I also decorated letters and Christmas cards with my cartoon characters and pencil sketches! We also had a photography club where I became more skilled at developing film and doing printing with supplies acquired from aerial photography equipment. We had to cut the large negatives down to a size that fit our cameras.

I was tired of walking around the island, so I built a scooter with a small engine from a gas pump, Mustang tail wheels, scrap iron and V-belts. I was part of a very elite few who had their own personal transportation. Later other guys started building them and that of course led to racing which put so many in the hospital the Brass ended up confiscating all of them.

The base on Guam was so large we had a Minneapolis-St Paul Club of which I am must still be a member because I still have the permanent membership card.

After WWII ended, we dropped food to Prisoner-of-War Camps in Japan. I did repair work on B-29’s, P-61 Blackwidow’s and other airplanes to send back to the U.S. I myself ended up taking a long boat ride home in February 1946.

I continued working for Mid Continent, which merged with Braniff Airlines. I would drive to Ely, my hometown, with a couple fellows from there also, to help pay for the gas. One of them asked if he could bring a girl along. It was Emily Slogar who I had gone to school with and I had had one date with her in high school. I was afraid of girls in those days. But now, I proposed to her before we got 40 miles out of town, and the other two fellows proposed too. After a couple more months of courting, she said, “Ask me again.” It was good that I then taught her to drive before we got married because later on she could do all the shopping by herself. I promised her a tarpaper shack on one of the two-acre lots that four of us Airline mechanics had bought on a dirt road in the farm country just south of St. Paul. I had built logging camps before but this was a little different. Emily and I designed our dreamhouse; we did the carpentry, electrical, plumbing and heating work ourselves. While I worked for the Airlines, we traveled extensively, Alaska, Hawaii, Spain, Germany, France, England, Italy and Yugoslavia. In Yugoslavia, both Emily and I had relatives to visit. We have three boys and three girls and five grandchildren, all of whom we are very proud of. I retired from Braniff Airlines in 1980, after 39 years there.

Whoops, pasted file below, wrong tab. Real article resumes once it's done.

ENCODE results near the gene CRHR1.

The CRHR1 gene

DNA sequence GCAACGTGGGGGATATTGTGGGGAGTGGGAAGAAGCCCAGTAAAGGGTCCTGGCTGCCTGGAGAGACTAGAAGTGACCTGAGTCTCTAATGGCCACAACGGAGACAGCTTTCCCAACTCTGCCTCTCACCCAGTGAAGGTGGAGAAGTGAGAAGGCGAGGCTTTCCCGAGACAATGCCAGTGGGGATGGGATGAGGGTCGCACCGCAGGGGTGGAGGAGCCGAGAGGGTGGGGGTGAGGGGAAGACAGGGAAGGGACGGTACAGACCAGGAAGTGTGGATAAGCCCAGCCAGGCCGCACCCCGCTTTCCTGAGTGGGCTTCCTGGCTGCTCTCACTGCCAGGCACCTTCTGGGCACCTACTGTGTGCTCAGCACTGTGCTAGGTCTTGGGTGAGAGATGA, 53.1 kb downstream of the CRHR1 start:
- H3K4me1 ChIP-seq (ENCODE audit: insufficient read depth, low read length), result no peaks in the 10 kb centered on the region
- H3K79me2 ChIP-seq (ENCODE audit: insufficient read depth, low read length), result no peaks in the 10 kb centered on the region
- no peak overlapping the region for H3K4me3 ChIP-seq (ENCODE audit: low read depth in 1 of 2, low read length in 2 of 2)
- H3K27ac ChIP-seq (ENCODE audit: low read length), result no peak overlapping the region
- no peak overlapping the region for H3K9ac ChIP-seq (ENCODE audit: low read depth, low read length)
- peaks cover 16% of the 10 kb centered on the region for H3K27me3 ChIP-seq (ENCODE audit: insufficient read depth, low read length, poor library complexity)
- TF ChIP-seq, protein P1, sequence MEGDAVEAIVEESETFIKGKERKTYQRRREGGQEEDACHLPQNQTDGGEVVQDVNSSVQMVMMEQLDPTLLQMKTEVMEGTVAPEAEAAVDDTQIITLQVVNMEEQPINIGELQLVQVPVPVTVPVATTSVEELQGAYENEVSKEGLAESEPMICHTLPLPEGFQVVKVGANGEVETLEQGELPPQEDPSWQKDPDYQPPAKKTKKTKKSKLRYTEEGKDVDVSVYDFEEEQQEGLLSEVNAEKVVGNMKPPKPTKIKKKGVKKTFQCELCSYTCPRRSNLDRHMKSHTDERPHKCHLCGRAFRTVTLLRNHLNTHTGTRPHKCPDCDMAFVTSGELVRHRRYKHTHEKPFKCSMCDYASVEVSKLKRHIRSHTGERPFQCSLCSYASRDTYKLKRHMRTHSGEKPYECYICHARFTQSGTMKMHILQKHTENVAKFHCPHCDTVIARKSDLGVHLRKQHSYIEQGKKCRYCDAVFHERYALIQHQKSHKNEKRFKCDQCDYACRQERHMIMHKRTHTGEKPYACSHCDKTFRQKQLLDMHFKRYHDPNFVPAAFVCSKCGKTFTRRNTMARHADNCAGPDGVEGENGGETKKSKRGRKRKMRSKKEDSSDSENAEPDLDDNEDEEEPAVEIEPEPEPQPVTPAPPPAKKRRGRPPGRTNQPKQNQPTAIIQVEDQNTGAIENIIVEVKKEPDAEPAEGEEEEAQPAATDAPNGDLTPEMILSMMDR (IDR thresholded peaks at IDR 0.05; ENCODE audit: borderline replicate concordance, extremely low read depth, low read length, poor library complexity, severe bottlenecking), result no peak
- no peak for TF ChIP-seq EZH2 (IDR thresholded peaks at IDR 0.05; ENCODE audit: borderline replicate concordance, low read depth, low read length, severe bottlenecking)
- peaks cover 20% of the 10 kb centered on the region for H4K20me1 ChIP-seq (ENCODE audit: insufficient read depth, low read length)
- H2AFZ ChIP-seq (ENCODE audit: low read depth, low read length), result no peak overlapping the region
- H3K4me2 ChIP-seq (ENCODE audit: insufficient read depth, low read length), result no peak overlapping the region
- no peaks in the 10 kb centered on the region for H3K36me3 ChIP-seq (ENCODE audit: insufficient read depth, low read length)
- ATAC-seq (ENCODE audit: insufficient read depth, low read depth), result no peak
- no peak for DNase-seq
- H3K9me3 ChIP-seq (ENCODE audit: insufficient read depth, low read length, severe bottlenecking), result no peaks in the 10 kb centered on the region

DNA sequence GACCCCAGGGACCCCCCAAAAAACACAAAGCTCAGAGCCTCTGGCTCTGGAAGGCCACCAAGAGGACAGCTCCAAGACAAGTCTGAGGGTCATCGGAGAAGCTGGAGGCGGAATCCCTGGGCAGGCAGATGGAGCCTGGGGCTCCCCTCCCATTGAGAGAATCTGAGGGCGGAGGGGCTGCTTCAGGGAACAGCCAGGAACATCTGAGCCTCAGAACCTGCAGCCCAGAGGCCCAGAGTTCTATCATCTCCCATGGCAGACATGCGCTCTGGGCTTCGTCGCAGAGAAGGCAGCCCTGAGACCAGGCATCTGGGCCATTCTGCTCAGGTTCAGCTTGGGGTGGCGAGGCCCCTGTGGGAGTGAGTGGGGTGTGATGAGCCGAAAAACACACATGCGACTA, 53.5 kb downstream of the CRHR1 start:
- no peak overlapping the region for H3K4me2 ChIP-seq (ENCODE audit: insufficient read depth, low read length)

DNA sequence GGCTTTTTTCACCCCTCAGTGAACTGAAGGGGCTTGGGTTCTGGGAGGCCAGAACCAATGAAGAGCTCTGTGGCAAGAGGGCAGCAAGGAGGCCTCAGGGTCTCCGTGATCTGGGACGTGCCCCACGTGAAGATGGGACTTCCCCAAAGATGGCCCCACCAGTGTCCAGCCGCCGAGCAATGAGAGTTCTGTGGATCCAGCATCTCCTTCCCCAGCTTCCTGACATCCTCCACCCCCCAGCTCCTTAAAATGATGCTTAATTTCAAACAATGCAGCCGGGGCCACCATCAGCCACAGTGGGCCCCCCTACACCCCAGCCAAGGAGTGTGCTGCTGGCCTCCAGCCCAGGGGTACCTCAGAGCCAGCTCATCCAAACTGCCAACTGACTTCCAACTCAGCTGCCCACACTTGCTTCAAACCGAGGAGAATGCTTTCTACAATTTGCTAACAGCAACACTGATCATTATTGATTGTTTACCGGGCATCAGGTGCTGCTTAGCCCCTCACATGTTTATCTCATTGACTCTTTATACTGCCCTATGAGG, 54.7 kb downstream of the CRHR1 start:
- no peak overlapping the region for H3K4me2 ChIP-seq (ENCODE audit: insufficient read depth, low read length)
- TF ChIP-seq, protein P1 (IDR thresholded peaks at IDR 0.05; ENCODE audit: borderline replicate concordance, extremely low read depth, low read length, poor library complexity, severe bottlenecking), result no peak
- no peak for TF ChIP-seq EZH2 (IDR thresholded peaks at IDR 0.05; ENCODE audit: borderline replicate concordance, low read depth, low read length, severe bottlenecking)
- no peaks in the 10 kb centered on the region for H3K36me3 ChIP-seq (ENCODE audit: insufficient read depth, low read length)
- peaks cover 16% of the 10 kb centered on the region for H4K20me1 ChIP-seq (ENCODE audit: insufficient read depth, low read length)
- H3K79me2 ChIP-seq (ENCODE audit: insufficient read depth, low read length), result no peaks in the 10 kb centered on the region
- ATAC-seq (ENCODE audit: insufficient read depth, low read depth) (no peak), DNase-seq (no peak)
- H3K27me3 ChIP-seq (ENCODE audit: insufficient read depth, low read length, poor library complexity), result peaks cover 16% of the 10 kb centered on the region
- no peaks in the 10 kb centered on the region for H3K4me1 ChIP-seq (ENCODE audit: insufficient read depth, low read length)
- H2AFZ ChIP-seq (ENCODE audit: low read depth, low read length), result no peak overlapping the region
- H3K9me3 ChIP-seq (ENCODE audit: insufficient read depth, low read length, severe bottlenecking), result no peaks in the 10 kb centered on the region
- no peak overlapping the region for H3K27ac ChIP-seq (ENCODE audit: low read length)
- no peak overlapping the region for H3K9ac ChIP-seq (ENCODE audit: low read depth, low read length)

During WWII, Emily was a Sergeant in the Marine Corps. I was a Staff Sergeant in the Army Air Corps. I was a month and a half older than she, with seniority, but at home she was a loveable little General and took care of me. We are so fortunate to have had such a wonderful life and after over 50 years, we still live in that “shack” I promised Emily when we got married.

P.S. I did put siding on it. It has been a wonderful place to raise our children, especially with the white-tailed deer, which we still have in the middle of the City of Eagan.

Marvin J. Rodich took his Final Flight on Wednesday, July 14, 2010 (4 months and 7 days after his beloved "Little General" Emily). He was 89 yrs old. Click here to read the letter sent by the Rodich Family.
Emily Slogar Rodich passed away Sunday, March 7, 2010 she was 89 yrs old. Click here to read the letter sent by the Rodich Family.

"GI Doodling"
Marvin Rodich

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Thanks to Marvin for sharing his drawings and to his son, Marty for scanning them for us
Marvin Can be contacted via email at:

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62nd Squadron Crew Index
Source: Marvin J. Rodich, Crew Chief